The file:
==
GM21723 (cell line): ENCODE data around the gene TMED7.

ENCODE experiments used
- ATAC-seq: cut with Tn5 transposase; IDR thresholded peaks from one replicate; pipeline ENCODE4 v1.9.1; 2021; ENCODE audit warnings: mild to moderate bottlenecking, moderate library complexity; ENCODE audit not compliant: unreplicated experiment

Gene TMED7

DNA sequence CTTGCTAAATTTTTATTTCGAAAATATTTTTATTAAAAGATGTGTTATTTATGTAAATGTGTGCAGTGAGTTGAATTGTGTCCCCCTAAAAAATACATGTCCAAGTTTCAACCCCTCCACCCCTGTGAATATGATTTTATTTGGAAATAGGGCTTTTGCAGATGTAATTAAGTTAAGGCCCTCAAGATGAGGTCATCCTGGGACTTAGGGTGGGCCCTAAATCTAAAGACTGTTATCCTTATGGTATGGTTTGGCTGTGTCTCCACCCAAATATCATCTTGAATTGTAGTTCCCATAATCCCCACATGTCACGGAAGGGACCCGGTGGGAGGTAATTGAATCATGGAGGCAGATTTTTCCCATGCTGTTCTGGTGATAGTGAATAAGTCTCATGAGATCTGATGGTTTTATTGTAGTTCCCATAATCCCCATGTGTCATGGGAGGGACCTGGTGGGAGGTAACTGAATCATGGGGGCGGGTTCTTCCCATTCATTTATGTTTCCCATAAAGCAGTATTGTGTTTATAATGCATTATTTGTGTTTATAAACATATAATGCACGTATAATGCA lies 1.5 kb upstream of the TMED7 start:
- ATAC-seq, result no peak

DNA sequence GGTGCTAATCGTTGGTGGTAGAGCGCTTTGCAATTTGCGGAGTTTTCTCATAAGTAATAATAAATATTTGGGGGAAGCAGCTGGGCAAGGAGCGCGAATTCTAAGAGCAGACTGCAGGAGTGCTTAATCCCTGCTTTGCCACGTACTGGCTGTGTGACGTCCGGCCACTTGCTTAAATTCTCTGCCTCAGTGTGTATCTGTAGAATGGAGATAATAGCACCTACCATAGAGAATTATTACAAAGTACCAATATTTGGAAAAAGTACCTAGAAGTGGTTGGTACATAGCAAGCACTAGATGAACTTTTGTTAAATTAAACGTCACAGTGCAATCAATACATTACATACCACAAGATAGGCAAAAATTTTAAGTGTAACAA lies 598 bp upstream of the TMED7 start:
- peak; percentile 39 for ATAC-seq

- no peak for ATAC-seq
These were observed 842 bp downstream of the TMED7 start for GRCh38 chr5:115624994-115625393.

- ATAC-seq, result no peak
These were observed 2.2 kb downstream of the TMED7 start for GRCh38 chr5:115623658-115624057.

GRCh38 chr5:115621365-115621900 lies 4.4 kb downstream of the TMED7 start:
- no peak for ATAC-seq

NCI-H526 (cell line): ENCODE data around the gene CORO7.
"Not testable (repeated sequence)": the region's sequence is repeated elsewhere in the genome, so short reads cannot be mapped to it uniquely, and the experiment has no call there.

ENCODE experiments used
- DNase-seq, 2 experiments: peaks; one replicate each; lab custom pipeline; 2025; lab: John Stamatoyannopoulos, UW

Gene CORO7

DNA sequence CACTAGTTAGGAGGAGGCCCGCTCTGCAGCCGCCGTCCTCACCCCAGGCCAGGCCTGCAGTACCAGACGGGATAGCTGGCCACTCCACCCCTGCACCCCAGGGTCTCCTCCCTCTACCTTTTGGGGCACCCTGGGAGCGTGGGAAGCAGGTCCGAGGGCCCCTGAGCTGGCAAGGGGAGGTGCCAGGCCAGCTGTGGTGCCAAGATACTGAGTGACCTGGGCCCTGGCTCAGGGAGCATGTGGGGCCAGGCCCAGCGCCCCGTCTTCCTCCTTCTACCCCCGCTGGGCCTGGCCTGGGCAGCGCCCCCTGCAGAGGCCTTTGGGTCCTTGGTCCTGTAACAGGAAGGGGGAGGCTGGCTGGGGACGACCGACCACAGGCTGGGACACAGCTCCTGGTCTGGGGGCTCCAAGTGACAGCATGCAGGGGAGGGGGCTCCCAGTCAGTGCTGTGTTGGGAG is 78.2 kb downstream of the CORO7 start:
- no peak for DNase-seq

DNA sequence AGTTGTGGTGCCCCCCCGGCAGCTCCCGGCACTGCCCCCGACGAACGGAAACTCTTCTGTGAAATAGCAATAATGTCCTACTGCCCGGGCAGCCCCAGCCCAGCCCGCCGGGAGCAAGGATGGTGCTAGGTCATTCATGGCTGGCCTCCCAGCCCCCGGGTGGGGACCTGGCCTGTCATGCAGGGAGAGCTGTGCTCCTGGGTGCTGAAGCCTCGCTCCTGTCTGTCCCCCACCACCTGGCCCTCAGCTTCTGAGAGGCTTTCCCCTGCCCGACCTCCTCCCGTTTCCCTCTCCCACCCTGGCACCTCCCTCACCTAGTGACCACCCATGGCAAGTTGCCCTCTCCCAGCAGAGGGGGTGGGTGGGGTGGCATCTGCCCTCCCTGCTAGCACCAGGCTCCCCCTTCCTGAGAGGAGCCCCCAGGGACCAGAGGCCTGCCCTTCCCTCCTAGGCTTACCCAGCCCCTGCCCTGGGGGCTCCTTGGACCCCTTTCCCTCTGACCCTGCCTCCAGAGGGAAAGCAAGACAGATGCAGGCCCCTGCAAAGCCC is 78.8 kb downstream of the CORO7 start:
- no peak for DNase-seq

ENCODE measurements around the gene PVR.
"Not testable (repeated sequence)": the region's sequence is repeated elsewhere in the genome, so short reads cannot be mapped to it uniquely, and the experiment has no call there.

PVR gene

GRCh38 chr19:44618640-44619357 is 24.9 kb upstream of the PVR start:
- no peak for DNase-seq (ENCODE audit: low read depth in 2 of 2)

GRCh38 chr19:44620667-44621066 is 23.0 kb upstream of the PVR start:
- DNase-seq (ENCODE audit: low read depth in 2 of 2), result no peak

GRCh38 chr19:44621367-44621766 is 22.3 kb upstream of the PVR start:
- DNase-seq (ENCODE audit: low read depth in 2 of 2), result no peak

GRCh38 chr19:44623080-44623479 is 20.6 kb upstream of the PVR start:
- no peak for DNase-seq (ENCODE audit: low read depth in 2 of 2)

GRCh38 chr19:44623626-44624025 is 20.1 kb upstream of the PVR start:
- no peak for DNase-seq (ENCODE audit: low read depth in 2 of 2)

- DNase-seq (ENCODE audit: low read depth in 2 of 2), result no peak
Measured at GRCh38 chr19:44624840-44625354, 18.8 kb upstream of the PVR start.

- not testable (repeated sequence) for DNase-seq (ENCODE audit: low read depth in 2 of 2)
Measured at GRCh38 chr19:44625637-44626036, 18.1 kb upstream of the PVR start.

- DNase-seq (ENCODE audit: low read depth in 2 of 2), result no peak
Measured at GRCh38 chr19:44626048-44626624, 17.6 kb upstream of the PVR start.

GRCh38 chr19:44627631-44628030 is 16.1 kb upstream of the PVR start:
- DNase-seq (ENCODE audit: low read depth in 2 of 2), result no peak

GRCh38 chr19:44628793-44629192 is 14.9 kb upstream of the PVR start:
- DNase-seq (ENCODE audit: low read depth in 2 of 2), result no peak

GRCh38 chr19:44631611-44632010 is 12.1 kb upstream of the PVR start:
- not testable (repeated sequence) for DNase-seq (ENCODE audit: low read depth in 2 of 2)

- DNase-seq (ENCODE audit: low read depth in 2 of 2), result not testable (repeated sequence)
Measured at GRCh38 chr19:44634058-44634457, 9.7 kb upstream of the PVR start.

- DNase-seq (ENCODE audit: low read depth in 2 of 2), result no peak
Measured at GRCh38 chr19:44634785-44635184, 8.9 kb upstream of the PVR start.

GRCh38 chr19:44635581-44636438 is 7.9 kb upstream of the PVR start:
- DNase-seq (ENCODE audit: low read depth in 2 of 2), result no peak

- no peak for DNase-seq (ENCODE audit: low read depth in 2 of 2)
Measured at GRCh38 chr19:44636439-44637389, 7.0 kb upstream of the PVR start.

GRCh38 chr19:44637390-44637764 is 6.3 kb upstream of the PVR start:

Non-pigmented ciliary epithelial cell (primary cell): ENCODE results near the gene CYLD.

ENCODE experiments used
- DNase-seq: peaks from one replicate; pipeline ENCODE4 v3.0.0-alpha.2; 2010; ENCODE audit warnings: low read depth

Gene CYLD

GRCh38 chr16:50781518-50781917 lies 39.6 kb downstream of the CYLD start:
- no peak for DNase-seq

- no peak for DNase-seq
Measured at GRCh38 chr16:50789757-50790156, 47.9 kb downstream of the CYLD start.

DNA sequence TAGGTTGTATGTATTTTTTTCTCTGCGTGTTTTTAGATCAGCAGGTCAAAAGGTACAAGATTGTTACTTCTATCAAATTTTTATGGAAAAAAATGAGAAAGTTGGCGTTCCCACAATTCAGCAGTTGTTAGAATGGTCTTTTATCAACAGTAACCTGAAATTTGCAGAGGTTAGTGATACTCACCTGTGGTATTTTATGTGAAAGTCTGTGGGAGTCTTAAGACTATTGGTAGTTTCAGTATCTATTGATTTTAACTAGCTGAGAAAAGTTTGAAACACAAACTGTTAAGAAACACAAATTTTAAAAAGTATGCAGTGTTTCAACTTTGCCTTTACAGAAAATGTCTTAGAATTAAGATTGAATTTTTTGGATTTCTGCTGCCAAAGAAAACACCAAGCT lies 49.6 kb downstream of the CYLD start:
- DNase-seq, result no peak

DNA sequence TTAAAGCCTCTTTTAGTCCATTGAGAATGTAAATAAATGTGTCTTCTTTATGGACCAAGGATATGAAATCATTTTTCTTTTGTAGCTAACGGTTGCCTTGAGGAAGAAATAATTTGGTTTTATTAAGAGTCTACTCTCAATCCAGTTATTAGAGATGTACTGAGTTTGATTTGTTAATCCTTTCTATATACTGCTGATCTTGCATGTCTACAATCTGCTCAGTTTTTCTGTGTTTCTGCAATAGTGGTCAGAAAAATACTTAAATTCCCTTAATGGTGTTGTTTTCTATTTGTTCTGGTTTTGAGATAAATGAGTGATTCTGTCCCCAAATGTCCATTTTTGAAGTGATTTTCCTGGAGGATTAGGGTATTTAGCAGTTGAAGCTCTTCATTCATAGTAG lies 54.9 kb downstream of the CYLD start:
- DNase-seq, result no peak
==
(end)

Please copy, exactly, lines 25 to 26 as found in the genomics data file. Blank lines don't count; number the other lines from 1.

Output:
"Not testable (repeated sequence)": the region's sequence is repeated elsewhere in the genome, so short reads cannot be mapped to it uniquely, and the experiment has no call there.

PVR gene